In School and Out, Relationships Matter
I spend a fair amount of time thinking about relationships. As a single person, I suppose it's natural. But as the President & CEO of Communities In Schools (CIS), it's also part of my job.
At CIS, relationships are wired into our organizational DNA. Our founder Bill Milliken put it like this: "It is relationships, not programs, that change children." Forty years later, science is beginning to prove Bill right. We now know that relationships have a lot to do with brain development. It turns out that while I'm thinking about the vacant space in my personal life, the "relationship gap" is having serious impacts on how young people learn - or rather, don't.
In a forthcoming article for the American Journal of Orthopsychiatry, Kent Pekel and his colleagues at the Search Institute declare: "[W]e have found a pervasive relationship gap among young people across all types of communities." However, this gap is most pronounced and concerning for young people from marginalized communities for whom filling this gap may be one step toward helping address the inequities they continue to experience in many facets of their lives, including education.
Pekel and team build on work describing a "developmental relationship" as one which expresses care, challenges growth, provides support, shares power, and expands possibilities. Absent this kind of relationship, programs are less effective.
If you're a young person in adverse circumstances at home, the adults in your life may not be able to provide all five of the elements outlined above. And it's not just at home. Schools, too, are coming under more and more scrutiny for a lack of cultural respect and inclusion, which further contribute to these gaps.
In our personal lives, we sometimes describe friends being in a "bad relationship." The emerging developmental relationship science is not about "bad" or "good" but rather about elements being present or absent. But the thinking for us non-scientists (and, ahem, single people) is sort of the same. Non-existent relationships or relationships with missing elements leave a gap in our lives. And, just as research on the achievement gap focused the nation's attention on disparities between subgroups of students, the relationship gap can and should focus us on equity.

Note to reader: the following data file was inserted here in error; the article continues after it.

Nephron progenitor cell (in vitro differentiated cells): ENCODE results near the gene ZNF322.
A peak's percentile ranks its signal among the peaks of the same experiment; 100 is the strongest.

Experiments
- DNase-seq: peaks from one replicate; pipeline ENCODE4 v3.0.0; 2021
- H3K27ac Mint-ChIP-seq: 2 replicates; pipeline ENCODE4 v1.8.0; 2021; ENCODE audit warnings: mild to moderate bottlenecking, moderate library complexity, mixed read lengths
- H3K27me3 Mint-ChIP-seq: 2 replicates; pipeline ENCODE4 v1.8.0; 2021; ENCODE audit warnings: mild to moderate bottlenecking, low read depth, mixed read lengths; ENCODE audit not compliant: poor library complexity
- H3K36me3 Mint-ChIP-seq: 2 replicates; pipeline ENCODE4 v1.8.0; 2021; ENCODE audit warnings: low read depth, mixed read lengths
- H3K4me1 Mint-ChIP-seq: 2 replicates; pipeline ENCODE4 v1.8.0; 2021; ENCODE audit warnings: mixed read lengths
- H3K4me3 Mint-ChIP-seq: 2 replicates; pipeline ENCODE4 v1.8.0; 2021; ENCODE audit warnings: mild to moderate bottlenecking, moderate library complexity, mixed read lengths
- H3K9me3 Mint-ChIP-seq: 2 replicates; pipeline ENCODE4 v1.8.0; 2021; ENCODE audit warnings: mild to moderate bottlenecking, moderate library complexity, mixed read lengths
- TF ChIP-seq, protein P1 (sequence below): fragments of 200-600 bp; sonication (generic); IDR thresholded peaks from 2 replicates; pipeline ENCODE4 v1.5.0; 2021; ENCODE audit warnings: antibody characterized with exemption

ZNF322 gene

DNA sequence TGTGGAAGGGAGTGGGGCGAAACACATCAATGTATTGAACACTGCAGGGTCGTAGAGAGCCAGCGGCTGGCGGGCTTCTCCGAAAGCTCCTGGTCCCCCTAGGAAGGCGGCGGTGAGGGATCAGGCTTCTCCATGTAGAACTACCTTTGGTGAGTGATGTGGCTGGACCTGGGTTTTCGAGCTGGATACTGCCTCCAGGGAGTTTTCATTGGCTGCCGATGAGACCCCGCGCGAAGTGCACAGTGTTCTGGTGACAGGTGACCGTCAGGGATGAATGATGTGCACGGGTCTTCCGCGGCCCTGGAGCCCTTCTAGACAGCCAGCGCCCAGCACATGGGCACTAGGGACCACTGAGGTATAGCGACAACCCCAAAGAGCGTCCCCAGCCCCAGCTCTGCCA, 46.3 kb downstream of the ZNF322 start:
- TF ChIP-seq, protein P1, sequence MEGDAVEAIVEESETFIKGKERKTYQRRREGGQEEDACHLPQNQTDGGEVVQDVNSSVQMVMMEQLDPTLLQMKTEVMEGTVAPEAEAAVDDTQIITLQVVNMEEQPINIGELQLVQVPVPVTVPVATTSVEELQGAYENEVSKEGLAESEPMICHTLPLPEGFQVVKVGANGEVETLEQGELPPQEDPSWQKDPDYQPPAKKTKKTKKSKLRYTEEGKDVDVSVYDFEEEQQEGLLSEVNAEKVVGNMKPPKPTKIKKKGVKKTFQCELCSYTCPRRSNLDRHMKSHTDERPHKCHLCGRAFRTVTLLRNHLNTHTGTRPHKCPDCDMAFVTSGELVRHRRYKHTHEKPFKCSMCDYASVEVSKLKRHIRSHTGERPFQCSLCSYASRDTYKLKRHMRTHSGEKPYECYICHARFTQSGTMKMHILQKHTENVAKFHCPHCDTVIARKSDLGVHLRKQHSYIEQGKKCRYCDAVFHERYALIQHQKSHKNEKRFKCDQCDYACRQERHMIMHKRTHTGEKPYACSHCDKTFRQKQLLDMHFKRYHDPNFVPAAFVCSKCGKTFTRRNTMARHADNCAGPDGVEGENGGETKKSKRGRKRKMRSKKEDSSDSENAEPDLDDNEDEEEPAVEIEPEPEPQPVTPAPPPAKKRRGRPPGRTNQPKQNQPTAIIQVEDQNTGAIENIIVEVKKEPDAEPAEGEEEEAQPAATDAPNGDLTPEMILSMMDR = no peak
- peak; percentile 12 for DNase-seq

At a convening last December of the Science of Learning and Development Initiative, I came away with one major piece of information: genetics doesn't conclude its work at birth. Instead, the chemicals in our system drive gene expression over our young lives, switching genes on and off in a process called "epigenetics." Adverse childhood experiences can impede epigenetic brain development because of the chemicals released by trauma.
And here's where the science catches up with what so many of us have long believed. Developmental relationships can not only counter the negative effects of trauma but release chemicals in the brain that positively influence epigenetics. That, in turn, positively impacts learning. A successful marriage of sorts in my book!
My take-away? One key to closing the achievement gap might be to close the relationship gap first.
The challenge now is ensuring there are programmatic responses available to all kids that foster developmental relationships. Social-emotional skill building is part of this. So is having fully-trained adults who act as buffers of adverse childhood experiences. There may even be technology solutions that strengthen networks, as recently discussed by Julia Freelander Fisher in her informative piece on student relationships and networks.
It's certainly not as easy as swiping left or right to find a relationship. But it does seem like something the left and right can both agree on as we debate how to improve schools.